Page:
In 1979 the late Henry Fairlie wrote a wonderful book called The Seven Deadly Sins which was a contemporary look at the ancient list. The essays in that volume reflected a traditional counting of sins that goes all the way back to Pope Gregory the Great in the sixth century who named them in the Moralia in Job as pride, covetousness, lust, envy, gluttony, anger and sloth. Gregory took the category over from earlier Christian monastic authors who, in fact, listed eight of them. Among the early monks they were not really understood as “sins” in the technical sense we understand the term today but as erupting temptations or emotional states (the Greeks called them logismoi) which clouded the soul, obscuring that “purity of heart” which Jesus said in the Beatitudes allowed one to “see” God. The seven deadly sins were a standard listing all through the Middle Ages inspiring artists and writers to depict them vividly as cautionary tales for those who strayed from the straight and narrow. Chaucer’s Parson devotes a sermon to them. Dante organizes his mountain of purgatory with seven terraces, each terrace purging one sin as the souls mount toward heaven.
What has always struck me as curious is how often the early Christian writers, especially the monastic writers, singled out anger as one of the most persistent and dangerous of these sins. I say that this is curious because the Bible is filled with stories of anger. The prophets were specialists at anger as they excoriated their people for lack of fidelity to the covenant they made with God at Sinai. Job cries out in anger at the seemingly unjust state of his being. Jesus not only got angry but, as the Gospels tell us, lashed out in anger at the sellers at the temple, overturning their tables and lashing them with whips of cords.
Thus, the question arises: why did those early Christian writers single out anger as a treacherous condition that imperils our humanity and poisons our relationship with God?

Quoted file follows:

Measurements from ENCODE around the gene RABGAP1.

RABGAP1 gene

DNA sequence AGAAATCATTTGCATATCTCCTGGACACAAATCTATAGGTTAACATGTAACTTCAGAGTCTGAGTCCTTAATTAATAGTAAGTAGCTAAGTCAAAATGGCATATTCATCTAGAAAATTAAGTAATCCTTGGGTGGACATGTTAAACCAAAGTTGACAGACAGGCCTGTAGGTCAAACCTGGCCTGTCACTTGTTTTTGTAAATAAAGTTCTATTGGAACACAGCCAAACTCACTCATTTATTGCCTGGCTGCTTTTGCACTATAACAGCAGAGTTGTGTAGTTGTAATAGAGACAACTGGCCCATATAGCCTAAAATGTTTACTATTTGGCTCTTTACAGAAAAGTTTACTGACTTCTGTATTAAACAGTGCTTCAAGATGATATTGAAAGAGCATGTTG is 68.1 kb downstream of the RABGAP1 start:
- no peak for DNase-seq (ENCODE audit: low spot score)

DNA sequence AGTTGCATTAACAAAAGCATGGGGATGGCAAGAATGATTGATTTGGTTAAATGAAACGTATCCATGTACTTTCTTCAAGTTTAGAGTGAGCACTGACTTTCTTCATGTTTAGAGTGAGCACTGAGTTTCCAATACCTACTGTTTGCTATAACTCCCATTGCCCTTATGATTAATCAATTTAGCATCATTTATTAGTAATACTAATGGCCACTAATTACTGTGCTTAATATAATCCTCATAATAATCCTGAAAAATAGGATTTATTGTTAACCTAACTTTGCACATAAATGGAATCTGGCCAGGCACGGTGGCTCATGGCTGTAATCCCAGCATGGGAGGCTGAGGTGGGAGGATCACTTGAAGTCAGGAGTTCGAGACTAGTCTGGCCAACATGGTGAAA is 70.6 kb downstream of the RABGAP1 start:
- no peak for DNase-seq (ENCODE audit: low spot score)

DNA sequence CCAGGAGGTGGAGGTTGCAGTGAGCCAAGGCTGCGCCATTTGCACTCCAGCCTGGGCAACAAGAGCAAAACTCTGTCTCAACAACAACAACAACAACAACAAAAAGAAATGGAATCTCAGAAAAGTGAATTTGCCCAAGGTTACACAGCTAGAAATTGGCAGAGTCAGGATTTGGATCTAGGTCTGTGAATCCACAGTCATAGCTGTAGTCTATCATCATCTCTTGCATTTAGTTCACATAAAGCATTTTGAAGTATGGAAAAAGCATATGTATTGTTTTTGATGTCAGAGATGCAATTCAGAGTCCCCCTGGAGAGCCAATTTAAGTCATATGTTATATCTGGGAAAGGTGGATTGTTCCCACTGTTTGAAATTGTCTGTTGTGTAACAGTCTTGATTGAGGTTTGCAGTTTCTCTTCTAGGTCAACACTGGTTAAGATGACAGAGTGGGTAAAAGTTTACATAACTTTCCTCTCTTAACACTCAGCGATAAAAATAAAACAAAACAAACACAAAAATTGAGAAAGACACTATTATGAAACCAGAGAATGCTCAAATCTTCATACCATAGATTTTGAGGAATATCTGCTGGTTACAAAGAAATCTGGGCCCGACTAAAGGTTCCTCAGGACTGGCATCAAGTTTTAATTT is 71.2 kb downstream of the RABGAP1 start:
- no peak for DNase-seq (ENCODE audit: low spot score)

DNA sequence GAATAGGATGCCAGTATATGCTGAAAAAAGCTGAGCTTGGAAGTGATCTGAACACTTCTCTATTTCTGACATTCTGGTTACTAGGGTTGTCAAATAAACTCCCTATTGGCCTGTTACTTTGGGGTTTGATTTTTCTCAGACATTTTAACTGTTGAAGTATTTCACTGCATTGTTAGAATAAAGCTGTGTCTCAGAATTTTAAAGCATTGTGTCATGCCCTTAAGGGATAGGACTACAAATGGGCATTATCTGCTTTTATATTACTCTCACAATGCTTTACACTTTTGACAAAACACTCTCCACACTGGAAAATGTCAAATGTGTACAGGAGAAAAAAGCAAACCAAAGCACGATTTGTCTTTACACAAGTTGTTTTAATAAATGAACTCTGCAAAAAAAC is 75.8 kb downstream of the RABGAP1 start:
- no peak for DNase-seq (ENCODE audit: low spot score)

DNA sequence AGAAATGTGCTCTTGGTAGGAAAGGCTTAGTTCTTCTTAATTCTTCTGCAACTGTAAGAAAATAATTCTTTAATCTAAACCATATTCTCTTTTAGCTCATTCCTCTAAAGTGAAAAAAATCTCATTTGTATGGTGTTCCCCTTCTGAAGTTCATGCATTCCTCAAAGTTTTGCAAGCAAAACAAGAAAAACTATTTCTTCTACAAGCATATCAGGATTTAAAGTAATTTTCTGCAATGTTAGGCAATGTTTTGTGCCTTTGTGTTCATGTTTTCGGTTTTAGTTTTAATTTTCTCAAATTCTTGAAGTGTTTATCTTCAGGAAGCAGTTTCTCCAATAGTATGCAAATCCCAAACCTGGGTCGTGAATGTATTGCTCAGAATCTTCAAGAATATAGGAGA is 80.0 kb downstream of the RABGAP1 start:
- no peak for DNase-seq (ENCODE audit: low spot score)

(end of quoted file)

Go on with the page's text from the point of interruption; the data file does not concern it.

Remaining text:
Perhaps it might be useful at the outset to make a distinction between getting angry and being an angry person. After all, would it not be a callous person who did not react in anger at the sight of manifest injustice? Are there not things in this world that warrant an angry reaction? Getting angry is different than being an angry person. Everyone, at times, can identify with the character in the movie that opens his window and cries out, “I’m mad as hell and I’m not going to take it anymore.” Such sentiments have driven more than one politician out of office. Perhaps, following a distinction which we have in Latin, we should distinguish indignation (indignatio) from anger (ira).
Anyone who pays attention to the media knows how destructive anger (ira) can be. We give it different names at times: road rage, eruptions of homicidal anger in the workplace, terrorism in the name of righteous anger against real or perceived injustices. There is a lucrative business in the therapeutic world teaching “anger management” to those whose behavior erupts into, or gives symptoms of, anger which might move into acts of socially unacceptable behavior. Anger in these manifest forms is easy to detect and formidably dangerous when put into practice either by an individual or by what we call the angry mob.